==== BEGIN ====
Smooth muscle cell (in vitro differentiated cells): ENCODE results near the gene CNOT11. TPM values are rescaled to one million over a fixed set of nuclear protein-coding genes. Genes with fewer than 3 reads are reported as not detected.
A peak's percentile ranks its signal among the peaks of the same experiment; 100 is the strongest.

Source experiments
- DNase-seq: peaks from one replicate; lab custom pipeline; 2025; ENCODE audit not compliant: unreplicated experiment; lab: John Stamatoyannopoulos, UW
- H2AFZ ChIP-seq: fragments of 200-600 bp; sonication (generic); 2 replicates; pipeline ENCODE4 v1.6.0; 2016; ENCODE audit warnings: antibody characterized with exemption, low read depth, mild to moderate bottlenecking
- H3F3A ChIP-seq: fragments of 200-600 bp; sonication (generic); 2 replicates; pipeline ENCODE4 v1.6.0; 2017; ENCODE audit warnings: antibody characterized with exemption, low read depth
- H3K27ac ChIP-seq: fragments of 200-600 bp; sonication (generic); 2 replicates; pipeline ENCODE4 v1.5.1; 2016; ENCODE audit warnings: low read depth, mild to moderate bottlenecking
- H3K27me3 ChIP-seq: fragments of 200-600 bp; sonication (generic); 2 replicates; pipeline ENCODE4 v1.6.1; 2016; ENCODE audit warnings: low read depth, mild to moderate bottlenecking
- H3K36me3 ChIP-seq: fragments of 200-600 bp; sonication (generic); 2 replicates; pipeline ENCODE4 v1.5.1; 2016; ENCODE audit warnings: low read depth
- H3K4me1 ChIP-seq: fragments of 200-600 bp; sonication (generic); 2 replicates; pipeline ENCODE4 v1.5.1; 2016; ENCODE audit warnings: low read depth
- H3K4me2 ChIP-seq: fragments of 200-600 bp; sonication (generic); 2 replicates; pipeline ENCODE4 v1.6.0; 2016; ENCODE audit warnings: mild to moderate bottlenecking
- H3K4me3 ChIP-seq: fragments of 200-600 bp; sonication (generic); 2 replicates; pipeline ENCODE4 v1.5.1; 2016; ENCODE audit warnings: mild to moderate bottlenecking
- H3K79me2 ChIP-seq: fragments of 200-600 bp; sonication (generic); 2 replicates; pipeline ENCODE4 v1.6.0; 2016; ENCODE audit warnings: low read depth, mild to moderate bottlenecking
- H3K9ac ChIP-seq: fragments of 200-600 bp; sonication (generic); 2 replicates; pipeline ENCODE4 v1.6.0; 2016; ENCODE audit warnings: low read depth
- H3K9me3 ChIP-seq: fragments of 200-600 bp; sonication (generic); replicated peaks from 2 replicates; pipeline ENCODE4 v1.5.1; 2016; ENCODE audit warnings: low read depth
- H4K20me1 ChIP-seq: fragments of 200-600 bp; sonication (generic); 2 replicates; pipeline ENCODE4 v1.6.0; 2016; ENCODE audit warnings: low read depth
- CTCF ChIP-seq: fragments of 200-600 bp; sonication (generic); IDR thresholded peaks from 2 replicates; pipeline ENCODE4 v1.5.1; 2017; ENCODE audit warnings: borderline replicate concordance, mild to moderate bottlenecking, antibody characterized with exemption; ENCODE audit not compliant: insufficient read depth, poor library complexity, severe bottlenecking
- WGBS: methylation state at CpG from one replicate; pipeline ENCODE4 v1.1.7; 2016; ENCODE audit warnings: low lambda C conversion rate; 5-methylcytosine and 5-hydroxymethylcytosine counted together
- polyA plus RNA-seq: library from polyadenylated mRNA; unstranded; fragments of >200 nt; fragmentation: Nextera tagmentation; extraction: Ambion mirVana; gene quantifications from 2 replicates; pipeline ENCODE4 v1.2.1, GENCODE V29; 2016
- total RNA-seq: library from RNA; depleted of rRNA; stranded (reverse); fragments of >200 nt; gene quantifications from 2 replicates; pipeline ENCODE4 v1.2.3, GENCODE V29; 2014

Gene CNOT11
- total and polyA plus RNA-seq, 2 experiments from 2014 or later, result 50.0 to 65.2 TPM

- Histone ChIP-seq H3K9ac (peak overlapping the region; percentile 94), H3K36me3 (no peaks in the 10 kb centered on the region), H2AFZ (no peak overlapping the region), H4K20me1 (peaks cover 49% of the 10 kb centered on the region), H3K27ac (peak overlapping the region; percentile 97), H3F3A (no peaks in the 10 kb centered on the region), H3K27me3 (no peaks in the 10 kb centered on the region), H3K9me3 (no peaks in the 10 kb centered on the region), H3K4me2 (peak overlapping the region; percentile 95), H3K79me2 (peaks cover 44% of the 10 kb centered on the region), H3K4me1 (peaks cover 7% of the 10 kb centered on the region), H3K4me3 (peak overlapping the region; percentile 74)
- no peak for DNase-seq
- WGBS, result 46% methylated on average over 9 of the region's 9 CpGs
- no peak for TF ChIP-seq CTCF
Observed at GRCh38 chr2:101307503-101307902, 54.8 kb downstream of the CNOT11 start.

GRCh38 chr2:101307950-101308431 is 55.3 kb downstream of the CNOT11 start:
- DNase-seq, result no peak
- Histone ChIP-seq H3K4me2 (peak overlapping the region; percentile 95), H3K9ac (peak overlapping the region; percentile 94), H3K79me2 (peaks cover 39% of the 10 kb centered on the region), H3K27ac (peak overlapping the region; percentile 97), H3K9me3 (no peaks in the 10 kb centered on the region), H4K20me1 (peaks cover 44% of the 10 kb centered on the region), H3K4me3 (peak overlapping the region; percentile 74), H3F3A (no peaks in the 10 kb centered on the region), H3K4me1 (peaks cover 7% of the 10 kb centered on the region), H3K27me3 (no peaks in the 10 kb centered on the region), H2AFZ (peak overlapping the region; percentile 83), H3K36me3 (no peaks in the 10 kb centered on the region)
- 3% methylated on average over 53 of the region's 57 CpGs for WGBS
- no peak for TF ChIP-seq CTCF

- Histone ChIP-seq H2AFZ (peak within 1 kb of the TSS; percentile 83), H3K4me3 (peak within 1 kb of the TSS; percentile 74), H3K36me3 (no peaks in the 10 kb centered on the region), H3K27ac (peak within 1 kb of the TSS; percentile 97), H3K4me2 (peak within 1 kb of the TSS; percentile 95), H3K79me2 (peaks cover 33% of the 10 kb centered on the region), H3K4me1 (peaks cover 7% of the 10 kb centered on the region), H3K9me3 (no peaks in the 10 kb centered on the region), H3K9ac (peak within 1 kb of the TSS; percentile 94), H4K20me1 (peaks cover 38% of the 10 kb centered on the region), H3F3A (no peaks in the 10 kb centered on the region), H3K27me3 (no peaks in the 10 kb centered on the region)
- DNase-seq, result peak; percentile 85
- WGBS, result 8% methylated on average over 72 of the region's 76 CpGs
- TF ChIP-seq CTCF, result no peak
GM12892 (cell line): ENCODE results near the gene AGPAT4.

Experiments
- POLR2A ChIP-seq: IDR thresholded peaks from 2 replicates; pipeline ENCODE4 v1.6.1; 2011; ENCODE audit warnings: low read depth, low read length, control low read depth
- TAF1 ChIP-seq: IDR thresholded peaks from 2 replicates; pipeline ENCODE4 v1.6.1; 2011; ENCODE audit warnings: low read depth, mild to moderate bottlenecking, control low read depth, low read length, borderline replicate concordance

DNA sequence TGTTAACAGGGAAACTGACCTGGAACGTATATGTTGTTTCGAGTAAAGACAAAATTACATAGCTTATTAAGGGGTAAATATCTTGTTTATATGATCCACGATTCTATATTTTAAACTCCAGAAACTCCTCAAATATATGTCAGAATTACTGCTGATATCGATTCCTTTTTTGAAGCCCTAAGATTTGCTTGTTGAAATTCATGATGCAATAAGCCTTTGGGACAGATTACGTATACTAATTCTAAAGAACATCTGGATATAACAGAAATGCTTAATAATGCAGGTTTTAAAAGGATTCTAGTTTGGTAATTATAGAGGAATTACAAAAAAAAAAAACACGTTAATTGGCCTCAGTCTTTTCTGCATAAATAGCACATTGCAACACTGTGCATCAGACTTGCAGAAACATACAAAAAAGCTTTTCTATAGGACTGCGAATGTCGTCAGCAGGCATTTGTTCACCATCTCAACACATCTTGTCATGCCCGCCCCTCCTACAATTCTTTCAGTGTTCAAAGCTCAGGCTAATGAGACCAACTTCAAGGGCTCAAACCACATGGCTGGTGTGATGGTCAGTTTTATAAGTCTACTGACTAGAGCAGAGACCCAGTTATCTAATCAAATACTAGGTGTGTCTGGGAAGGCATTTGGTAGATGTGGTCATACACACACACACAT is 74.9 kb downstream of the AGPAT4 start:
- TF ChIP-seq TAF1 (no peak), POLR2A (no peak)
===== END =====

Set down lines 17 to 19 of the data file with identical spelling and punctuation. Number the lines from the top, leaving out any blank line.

- CTCF ChIP-seq: fragments of 200-600 bp; sonication (generic); IDR thresholded peaks from 2 replicates; pipeline ENCODE4 v1.5.1; 2017; ENCODE audit warnings: borderline replicate concordance, mild to moderate bottlenecking, antibody characterized with exemption; ENCODE audit not compliant: insufficient read depth, poor library complexity, severe bottlenecking
- WGBS: methylation state at CpG from one replicate; pipeline ENCODE4 v1.1.7; 2016; ENCODE audit warnings: low lambda C conversion rate; 5-methylcytosine and 5-hydroxymethylcytosine counted together
- polyA plus RNA-seq: library from polyadenylated mRNA; unstranded; fragments of >200 nt; fragmentation: Nextera tagmentation; extraction: Ambion mirVana; gene quantifications from 2 replicates; pipeline ENCODE4 v1.2.1, GENCODE V29; 2016